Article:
As an adult, I started taking photos while on vacation. At first, they were just vacation snapshots, but as I got more and more into it, tried to put more and more effort into things like finding unique angles, composition, lighting, etc. I started with a Sony RX100 II, then upgraded to a Nikon D5600, and then to a Canon EOS RP. As I started learning about photography in general and Photoshop in particular, I started becoming more in tune with what shots I might need while out shooting. E.g. I have a couple of photos on here that required multiple shots from different angles people people insisted on plopping themselves right in the middle of my shot.
These are great stories. Thank you all for sharing. Not many participated but the discussion drew a good bit of interest, 243 views so far. I'll leave it open in case others want to add their stories later.
I don't consider myself a photographer, I'm more an artist that uses a camera, at times, as another medium.
My love of art, and creating it, has been with me since I was a very young child. The idea of using a camera came later, when I was about 10 years old. I was getting ready to go on a school trip and was given an old box camera, some film and a bit of instruction. What fun I had! I don't know what happened to the photos I took that day, (all Black and white) but I can still see in my minds eye the few that I loved the most.
I still take the camera out and about ( no not that exact one) and you will find some of my photos in my collections.
@ William - Why close this thread? People will continues to respond and read. It is interesting!
Yep William, there's quite a few techies around these parts. I started working in the engineering field in the early 80s. I did not graduate from Georgia Tech but south of the border at University of North Florida and Florida State College; now I teach engineering, architecture, and IT and computer science.
Photography has changed everyone's lives in way most people don't realize. Like I mentioned before: if it wasn't for photography, there would be no microprocessors.
I just picked it up and ran with it, taught myself, learnt from a lot of mistakes, experimented a lot, tried different genres – and still do. From the early 80's through to today. Started off with a Praktica MTL3, then moved into medium format, then digital from the early 00's, and these days a mixture of both.
For many of those years, I was creating for others - press, weddings, sports, portraiture, etc. About 15 years ago I decided to create the images I wanted to make, which hopefully others would also appreciate enough to purchase. What the future holds, who knows? I've actually been thinking of going back to working for others, perhaps doing property work still/360/etc. Part of that comes from. an increased disillusionment with the art photography market and how it appears to be on a rapid decline. Could just be my perception, but things certainly aren't as good as they were, especially here.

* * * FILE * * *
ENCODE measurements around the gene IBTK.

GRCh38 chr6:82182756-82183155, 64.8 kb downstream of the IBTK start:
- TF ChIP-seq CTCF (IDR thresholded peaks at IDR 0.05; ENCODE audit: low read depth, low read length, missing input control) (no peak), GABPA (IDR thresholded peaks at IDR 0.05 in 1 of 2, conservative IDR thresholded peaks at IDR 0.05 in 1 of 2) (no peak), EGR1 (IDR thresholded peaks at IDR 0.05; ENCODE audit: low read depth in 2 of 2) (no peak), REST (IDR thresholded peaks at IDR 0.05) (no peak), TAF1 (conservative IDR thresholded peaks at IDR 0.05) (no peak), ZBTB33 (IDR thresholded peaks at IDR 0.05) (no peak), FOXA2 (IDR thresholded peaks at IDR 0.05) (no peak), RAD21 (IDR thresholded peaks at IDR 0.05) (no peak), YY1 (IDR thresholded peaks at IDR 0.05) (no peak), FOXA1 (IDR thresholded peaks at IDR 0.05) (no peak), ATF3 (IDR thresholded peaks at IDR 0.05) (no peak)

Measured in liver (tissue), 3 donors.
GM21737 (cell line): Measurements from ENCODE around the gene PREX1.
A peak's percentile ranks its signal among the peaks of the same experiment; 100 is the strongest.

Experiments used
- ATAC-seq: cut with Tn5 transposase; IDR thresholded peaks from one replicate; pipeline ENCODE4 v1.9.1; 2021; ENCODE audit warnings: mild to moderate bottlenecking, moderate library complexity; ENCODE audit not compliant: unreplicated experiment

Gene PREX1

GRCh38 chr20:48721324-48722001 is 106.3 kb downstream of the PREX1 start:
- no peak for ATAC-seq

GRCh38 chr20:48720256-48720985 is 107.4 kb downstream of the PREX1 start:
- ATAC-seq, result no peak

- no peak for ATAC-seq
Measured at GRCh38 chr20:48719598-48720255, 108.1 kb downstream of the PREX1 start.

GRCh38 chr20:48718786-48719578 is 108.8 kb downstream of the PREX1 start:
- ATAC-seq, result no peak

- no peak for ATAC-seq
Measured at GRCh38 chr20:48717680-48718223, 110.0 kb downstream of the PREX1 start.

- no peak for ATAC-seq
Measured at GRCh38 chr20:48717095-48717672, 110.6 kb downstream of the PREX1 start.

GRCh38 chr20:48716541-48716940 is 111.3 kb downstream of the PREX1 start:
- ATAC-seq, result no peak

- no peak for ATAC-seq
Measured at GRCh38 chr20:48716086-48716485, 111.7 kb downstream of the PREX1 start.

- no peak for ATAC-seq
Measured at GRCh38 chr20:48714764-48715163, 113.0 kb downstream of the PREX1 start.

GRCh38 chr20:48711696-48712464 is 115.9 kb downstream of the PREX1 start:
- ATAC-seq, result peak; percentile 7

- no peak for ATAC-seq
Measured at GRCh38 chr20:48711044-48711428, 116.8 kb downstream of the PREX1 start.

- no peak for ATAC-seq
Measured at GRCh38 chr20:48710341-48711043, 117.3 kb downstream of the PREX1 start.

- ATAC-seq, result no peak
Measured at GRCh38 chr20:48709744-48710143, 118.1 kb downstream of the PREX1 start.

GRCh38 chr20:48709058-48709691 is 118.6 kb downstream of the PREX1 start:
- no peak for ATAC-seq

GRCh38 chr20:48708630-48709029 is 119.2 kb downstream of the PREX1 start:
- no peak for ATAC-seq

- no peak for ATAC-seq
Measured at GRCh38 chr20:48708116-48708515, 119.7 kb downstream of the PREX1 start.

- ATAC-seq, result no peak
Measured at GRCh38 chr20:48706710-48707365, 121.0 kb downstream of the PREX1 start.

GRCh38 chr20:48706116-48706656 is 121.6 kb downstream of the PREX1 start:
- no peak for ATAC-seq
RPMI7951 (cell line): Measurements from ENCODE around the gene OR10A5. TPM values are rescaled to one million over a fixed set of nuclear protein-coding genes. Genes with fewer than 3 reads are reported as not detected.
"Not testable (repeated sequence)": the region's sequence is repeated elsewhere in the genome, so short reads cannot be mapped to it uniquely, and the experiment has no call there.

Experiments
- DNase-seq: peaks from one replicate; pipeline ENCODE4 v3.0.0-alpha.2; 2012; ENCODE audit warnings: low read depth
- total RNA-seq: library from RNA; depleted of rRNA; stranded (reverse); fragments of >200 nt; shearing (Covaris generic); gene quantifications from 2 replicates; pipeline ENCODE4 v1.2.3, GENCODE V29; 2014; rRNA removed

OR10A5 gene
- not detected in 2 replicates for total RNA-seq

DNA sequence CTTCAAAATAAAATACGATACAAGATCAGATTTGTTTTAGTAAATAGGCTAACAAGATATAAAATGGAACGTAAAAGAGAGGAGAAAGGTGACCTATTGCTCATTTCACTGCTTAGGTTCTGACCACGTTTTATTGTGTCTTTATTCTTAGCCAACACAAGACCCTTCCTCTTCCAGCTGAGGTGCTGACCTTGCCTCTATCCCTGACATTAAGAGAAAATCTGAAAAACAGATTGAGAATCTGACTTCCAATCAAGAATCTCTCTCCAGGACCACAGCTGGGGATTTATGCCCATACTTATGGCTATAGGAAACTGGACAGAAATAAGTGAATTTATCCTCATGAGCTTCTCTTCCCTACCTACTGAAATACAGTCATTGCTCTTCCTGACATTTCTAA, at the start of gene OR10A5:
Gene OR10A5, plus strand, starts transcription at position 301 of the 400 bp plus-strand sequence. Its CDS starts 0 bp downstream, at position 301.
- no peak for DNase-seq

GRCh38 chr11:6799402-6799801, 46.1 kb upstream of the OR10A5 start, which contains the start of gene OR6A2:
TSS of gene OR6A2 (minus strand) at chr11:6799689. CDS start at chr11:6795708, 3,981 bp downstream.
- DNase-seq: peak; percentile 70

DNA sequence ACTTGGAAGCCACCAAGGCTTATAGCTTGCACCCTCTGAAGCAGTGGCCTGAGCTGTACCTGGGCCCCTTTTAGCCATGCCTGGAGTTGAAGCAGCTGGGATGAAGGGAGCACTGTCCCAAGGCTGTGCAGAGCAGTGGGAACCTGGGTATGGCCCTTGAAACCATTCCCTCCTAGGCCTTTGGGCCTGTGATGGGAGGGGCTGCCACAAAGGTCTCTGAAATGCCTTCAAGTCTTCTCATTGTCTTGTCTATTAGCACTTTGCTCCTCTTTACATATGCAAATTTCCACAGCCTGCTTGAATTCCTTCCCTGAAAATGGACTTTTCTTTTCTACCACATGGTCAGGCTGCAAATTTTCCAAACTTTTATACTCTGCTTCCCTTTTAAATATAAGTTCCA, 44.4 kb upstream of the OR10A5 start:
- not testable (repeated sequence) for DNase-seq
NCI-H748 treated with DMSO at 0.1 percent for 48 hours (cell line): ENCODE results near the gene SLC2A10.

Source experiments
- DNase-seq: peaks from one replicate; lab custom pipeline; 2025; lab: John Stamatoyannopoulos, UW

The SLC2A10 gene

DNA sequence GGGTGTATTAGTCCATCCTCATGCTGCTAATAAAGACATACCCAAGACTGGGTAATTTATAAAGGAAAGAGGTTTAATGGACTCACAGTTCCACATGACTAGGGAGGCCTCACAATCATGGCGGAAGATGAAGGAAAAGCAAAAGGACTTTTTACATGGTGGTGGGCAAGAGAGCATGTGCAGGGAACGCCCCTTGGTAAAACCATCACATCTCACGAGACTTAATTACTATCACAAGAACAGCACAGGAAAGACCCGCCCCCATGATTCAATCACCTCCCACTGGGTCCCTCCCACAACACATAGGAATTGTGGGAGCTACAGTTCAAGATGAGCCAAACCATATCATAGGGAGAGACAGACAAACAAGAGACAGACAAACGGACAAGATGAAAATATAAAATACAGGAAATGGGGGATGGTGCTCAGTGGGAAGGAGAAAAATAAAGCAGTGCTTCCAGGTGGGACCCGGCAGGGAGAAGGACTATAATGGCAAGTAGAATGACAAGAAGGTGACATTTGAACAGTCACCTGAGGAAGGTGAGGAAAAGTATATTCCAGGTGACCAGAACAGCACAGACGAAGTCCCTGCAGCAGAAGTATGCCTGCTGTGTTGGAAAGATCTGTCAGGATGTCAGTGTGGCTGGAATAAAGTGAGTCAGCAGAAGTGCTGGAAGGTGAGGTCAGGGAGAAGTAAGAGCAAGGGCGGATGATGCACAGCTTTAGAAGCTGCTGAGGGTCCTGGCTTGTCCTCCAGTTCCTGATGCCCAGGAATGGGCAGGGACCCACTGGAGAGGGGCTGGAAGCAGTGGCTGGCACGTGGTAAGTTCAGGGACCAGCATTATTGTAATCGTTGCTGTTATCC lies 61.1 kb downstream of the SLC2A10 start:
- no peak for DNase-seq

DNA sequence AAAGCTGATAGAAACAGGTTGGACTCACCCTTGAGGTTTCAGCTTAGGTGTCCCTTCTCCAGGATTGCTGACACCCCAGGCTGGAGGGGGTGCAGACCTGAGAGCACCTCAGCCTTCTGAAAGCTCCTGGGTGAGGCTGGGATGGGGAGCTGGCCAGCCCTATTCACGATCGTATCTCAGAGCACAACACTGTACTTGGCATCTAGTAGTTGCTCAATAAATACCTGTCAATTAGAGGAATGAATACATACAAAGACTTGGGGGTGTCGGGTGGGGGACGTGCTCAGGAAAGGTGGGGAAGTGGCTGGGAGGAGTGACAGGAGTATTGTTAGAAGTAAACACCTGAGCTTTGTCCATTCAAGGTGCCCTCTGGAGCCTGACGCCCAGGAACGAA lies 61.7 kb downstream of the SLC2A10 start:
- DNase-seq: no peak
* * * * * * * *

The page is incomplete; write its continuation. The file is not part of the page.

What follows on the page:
I was a graphic design major in college, but the deeper I got into it, the less enamored I became with the work. I had to take a black and white photo class as a requirement, and as soon as I developed my first roll of film, I was hooked. I had a used Pentax ME Super I bought at a camera store, and began to photograph as much as I could. Initially I started out photographing sports. I worked my way up from working for a local weekly covering high school sports, to the local daily with a circulation of around 4 million people, doing high school and college for them. Then finally, I got a contract with a trading card company photographing pro hockey, football, and baseball. That phase of my career lasted about 10 years, then the industry began to eat itself.
After that I began working for Canon, first as a technical rep for camera stores, and then as Technical Specialist for EOS Professional Products. That gave me the opportunity to learn from a lot of great photographers, as well as travel more, and photograph for myself. Then I moved to a similar position at Lytro. Over time, I began to feel constricted by the corporate world, and eventually the business changed enough that I was laid off anyway. At the time, it was the start of a dark period in my life, but
As I traveled for the sports gig, I started photographing landscapes and cityscapes of the places I traveled to. This eventually grew into what I'm doing now. Now I travel specifically to photograph landscapes, and it's grown into a nice business. I teach workshops, which I find very rewarding as well. As my own boss, it's a lot more fun to do what I love and make my own schedule. I guess I'm not the corporate type.
I moved to Wyoming after college for a job in the early 80's (because I was never there before and I was single). It was so beautiful out there, that I convinced myself, I needed to take photos. So, I bought my first camera and have been shooting for over 40 years. I taught myself (with plenty of mistakes), so I have not taken any formal training. I have loved it ever since and never as much as now.